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From synthetic to natural and high performing colorants

corresponding

Mario Pagliaro
Istituto per lo Studio dei Materiali
Nanostrutturati, CNR, Palermo, Italy

Colorants, and red colorant in particular, are widely used by industry to increase the appearance of beverage and foodstuff making both visually more attractive.
A few examples include baked goods, dry grocery goods such as extruded cereals, strawberry yogurts and other dairy products.

Industry, historically, relied on approved synthetic dyes such as Red 40, a red azo dye derived from coal tars, which has been associated, along with other synthetic colorants, to child hyperactivity (1).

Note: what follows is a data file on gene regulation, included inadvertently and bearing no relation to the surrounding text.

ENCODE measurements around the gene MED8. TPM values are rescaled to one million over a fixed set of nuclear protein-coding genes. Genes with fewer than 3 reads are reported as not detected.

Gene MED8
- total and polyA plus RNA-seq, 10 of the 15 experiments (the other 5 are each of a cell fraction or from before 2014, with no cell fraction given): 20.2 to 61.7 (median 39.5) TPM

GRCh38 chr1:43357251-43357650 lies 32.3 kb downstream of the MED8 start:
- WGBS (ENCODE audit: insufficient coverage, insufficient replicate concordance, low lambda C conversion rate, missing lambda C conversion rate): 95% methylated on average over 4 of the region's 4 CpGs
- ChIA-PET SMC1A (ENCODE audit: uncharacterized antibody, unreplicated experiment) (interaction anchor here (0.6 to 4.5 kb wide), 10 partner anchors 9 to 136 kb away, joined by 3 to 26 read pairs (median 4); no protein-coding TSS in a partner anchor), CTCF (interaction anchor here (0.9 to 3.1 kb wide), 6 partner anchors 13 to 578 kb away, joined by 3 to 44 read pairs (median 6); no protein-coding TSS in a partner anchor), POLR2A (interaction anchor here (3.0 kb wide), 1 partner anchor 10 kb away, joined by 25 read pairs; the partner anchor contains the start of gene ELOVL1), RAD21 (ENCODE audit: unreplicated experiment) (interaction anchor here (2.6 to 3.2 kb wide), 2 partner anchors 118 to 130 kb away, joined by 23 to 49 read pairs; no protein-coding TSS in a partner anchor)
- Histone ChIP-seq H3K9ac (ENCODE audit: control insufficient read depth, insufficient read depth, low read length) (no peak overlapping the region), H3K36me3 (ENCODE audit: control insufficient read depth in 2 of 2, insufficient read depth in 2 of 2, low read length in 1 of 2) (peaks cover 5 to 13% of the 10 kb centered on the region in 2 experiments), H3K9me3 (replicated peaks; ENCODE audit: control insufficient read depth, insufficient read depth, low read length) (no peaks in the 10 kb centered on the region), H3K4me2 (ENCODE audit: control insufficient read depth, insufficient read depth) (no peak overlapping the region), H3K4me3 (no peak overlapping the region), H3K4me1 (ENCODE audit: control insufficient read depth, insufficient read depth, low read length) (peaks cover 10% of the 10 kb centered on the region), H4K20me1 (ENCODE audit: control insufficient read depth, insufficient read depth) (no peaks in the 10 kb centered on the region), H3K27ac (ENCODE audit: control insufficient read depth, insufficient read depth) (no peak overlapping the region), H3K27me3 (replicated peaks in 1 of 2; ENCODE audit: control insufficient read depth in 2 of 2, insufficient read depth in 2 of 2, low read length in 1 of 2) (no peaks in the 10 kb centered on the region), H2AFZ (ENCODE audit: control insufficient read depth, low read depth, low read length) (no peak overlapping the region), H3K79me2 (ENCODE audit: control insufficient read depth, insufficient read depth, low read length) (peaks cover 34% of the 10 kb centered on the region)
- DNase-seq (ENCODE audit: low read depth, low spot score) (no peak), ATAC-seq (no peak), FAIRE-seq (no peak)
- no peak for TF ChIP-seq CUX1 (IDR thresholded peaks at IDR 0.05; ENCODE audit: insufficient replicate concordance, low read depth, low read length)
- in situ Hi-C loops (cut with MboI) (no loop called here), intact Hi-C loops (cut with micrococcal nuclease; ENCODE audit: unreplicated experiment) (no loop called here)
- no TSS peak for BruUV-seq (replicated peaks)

Driven by ever increasing health consciousness of consumers across the world, the demand for natural food colors has grown significantly in the last decade, accounting for $1.31 billion in 2015. The market is expected to grow at over 5% annual rate between 2016 and 2021, with several new suppliers likely to enter the marketplace (2).

Betalains are still a small  fraction of this market, but their utilization potential is very significant (3). The use of purple-red betanin (E162) extracted from red beet juice, for example, already widely used in coloring (inter alia) ice creams, soft drink beverages and soups has the potential to transform a debated healt ...




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